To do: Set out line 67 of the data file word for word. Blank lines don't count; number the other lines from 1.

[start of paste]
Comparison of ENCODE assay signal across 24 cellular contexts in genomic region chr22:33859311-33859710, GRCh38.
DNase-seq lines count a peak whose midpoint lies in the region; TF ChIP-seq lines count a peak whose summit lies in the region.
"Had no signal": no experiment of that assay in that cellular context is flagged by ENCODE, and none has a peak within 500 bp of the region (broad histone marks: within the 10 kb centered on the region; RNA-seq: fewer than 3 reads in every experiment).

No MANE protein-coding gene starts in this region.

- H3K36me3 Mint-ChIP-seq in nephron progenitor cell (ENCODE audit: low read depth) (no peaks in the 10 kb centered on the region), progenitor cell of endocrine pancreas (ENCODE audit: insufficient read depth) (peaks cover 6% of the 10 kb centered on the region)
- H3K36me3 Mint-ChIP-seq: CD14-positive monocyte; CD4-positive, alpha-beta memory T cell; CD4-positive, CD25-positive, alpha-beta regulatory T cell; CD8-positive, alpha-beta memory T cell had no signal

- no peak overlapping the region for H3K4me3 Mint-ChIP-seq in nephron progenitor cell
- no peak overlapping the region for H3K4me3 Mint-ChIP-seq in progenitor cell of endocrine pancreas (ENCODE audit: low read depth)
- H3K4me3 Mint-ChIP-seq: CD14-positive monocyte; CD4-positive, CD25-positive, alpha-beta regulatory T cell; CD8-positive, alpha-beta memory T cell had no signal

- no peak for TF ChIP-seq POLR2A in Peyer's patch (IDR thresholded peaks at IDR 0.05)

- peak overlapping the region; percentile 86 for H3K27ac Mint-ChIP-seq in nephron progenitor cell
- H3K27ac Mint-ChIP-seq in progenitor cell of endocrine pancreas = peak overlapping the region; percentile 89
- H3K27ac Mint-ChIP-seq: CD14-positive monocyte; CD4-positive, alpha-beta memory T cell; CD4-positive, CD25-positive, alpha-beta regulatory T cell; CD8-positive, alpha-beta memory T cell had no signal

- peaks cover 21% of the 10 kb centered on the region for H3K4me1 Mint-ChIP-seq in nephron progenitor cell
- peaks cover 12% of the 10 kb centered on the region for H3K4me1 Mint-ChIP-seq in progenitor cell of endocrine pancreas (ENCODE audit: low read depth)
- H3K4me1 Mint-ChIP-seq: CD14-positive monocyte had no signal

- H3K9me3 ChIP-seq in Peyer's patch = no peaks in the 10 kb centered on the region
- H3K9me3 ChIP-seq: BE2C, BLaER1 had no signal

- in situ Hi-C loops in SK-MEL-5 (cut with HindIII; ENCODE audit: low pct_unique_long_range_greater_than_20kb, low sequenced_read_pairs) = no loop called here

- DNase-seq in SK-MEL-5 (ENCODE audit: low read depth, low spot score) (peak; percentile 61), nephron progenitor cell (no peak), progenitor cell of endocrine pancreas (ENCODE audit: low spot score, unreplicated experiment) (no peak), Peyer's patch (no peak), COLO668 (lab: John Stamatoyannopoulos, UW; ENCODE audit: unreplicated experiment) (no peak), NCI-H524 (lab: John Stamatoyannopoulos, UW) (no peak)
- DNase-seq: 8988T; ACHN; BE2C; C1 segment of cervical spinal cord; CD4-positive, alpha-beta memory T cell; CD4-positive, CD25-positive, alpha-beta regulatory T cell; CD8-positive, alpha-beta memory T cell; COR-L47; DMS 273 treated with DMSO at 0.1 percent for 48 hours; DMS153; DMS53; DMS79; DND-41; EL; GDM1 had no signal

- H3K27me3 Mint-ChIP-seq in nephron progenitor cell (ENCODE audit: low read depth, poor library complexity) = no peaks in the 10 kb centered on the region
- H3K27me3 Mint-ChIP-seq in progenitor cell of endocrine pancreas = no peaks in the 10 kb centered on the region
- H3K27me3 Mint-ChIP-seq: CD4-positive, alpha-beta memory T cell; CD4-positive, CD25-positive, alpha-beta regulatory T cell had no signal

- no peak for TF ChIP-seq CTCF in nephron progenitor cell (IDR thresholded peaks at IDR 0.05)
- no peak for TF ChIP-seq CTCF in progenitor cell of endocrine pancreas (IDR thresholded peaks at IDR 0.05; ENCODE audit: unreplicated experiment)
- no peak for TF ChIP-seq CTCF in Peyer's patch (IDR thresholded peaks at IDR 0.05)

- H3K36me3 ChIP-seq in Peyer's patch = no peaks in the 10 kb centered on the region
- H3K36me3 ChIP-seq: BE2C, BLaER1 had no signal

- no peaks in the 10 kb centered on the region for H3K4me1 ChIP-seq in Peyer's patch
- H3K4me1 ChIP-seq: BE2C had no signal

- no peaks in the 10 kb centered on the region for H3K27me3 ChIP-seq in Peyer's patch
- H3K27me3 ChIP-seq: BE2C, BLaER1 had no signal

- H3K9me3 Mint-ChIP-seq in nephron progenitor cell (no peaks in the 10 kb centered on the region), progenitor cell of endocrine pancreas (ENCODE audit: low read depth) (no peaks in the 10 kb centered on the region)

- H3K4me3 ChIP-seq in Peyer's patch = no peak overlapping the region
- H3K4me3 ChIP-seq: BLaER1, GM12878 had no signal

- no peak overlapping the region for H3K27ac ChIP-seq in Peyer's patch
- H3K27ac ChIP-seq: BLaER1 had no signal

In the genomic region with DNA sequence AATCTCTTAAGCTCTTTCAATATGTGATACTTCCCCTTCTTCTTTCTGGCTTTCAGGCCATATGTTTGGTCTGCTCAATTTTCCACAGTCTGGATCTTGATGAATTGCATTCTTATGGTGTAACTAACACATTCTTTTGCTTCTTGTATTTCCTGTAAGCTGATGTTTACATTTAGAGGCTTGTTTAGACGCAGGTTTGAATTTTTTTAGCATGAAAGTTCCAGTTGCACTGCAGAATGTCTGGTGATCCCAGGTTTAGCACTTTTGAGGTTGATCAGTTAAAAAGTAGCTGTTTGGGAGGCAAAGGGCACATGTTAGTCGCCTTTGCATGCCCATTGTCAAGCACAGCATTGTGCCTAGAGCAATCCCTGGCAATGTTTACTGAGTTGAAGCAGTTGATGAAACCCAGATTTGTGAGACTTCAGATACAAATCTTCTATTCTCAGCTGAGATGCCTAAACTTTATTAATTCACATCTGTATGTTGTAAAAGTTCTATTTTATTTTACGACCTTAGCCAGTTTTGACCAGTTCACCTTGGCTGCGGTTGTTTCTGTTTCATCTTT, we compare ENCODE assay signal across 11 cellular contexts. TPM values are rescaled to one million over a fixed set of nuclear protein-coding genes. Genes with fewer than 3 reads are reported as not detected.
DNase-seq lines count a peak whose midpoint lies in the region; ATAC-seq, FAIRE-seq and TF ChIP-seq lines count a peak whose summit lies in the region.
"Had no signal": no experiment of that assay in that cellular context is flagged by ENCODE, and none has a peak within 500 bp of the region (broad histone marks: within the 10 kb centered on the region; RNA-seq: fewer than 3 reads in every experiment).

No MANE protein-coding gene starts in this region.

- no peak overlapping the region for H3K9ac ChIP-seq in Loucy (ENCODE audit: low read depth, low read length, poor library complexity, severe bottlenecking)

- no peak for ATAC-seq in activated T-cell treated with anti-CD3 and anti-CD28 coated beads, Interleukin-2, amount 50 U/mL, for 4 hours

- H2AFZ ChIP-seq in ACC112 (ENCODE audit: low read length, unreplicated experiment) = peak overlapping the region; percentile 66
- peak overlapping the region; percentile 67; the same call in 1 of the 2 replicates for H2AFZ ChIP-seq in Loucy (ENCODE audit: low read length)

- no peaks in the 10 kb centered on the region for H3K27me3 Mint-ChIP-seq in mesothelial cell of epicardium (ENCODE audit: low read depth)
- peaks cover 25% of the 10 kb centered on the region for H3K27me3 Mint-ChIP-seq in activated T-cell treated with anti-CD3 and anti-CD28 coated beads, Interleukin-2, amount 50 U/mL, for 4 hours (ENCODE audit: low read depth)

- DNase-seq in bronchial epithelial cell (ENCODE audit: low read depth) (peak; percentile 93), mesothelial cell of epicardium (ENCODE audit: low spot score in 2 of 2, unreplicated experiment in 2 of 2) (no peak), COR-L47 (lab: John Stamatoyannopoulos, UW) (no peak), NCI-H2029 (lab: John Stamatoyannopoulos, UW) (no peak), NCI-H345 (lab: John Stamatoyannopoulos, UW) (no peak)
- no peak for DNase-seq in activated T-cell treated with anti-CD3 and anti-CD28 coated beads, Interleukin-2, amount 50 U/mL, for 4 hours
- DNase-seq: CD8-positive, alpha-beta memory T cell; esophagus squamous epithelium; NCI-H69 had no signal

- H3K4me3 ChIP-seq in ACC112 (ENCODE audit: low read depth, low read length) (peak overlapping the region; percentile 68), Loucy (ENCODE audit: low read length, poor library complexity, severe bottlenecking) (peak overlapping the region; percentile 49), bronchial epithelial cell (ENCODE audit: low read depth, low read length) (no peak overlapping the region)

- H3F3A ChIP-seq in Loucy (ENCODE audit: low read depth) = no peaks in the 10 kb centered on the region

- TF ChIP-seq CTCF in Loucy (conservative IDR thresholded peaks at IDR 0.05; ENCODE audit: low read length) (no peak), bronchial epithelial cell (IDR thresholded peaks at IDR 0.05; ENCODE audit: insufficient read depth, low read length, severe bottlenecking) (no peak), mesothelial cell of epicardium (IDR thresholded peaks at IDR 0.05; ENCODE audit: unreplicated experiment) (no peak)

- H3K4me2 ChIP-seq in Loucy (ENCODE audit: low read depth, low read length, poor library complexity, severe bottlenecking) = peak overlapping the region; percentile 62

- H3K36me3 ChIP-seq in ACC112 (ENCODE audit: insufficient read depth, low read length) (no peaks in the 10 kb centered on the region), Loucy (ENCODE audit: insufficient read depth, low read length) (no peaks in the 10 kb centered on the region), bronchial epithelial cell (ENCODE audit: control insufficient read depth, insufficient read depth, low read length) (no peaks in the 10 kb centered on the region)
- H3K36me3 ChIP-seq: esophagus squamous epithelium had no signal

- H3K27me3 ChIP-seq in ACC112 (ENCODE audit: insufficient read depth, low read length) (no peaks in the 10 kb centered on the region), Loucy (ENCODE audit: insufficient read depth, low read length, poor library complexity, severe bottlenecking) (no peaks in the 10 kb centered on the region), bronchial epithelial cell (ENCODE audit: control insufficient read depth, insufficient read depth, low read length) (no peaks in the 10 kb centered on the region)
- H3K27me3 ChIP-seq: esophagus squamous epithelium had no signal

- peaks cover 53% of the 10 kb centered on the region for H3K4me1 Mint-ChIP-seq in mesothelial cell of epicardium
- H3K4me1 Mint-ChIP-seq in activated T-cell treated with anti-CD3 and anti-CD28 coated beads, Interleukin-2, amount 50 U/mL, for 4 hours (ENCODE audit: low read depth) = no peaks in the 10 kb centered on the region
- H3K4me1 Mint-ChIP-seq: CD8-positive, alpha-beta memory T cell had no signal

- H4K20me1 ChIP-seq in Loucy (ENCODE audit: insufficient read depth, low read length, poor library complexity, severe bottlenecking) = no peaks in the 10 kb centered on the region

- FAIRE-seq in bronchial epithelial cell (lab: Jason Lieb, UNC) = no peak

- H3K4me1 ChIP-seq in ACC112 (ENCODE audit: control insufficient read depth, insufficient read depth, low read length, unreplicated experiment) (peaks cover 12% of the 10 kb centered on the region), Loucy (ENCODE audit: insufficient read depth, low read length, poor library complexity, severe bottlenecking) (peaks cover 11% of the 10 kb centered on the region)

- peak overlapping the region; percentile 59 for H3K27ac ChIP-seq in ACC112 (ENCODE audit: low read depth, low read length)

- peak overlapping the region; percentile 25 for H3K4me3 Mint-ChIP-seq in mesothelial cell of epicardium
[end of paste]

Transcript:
- peak overlapping the region; percentile 25 for H3K4me3 Mint-ChIP-seq in mesothelial cell of epicardium